Either Ear

Either Ear, Sarah Hughes installation view, various painted wooden and brick objects

Ryoko Akama and Sarah Hughes

The first event organised under the banner of Either Ear, a curatorial collaboration between SoundFjord and Kostis Kilymis, was a one-day exhibition of sound art that had hardly any sound in it. The only strictly sonic component to be heard at Cafe Oto’s project space in east London was a high-pitched sine tone coming from Ryoko Akama’s installation, which was just about audible in the intervals between trains coming and going at the nearby station. The sine wave was apparently modified by the input from a contact mic placed on the sandbags from which the walls of the space were built, but it was hard to hear precisely how this input contributed to the fluctuations in the tone — perhaps to the work’s benefit. More easily graspable was the visual and conceptual correspondence between the two architectures of the project space on the one hand and the row of small perspex pyramids through which the tone was fed on the other.

Either Ear, Ryoko Akama installation view
Either Ear, Ryoko Akama installation view

Continuing in the architectural vein was Sarah Hughes’ assorted sculptural objects made from painted bricks and pieces of wood, arranged in what she termed a ‘composition’. This work made no sound, nor did it mimic time-based art forms through translations such as obvious linear or sequential arrangements, for example. As such, thinking of it as a work of sound art presented something of a challenge. My eventual feeling was that it was not, but that it didn’t impose any particular restrictions on its perception, sitting comfortably within a sound-related context without needing to produce sound itself. This points to a certain mobility or nomadic propensity: the work is able to move more or less freely between various discourses and circles of distribution, to be present without imposing a particular frame of reference. Being quietly present is something Hughes’ more audible outputs often do very well — take “The Good Life”, her collaborative record with Kilymis, for example.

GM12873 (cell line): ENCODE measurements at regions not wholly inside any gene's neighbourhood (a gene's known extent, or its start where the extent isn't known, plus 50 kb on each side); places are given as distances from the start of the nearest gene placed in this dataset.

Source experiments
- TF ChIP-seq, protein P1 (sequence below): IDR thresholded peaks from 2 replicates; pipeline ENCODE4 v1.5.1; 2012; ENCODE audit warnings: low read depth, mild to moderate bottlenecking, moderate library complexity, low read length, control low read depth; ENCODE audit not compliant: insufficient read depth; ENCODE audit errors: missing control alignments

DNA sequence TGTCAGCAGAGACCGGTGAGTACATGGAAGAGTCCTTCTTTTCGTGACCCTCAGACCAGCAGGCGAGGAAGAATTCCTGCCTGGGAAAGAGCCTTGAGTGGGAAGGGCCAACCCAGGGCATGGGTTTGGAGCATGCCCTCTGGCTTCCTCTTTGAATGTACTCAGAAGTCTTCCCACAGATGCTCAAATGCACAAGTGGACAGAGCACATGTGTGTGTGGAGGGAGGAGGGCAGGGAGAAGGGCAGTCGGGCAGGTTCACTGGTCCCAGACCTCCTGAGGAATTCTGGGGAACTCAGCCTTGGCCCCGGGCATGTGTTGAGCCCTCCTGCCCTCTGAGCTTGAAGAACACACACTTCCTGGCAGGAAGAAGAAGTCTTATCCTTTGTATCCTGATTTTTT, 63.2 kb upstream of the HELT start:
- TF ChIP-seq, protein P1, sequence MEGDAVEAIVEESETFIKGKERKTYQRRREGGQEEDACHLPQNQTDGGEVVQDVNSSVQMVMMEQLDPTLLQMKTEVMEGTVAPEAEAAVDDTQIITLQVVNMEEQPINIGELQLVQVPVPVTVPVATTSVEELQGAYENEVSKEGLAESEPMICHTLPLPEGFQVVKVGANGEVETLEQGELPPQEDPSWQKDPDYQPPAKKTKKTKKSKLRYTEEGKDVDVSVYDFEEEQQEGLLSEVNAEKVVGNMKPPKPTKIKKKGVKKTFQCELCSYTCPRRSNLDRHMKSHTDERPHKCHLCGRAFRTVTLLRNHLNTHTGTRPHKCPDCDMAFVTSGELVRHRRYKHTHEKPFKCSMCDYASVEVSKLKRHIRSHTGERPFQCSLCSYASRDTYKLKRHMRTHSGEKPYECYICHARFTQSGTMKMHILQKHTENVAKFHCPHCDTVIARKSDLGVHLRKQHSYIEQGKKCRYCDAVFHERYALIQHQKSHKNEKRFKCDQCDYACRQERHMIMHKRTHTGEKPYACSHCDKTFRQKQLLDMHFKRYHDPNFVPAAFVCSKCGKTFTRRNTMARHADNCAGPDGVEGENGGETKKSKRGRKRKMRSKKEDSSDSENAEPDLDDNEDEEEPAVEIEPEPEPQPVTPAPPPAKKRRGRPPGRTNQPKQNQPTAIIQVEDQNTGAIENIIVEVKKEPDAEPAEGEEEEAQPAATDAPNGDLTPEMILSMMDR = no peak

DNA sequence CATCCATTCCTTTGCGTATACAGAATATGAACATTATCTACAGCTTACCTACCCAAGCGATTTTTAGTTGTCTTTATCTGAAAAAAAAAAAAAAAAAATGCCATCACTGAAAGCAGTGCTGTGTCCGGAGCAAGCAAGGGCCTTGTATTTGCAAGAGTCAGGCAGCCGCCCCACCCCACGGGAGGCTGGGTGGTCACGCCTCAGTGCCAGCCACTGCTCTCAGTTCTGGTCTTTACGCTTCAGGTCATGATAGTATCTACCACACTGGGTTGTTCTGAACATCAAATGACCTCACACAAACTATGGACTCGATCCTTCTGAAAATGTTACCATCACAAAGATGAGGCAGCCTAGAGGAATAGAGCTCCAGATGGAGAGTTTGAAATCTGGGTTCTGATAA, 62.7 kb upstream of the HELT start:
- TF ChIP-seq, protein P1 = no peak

It was good to see quite a number of people drop by to see and hear what was going on, and the arrangement of the venue made space for conversation as well as contemplation. I’m intrigued to hear and see more from both these artists, and to learn what Either Ear will do next.




http://thesorg.noise-below.org (Kostis Kilymis / Organised Music From Thessaloniki)

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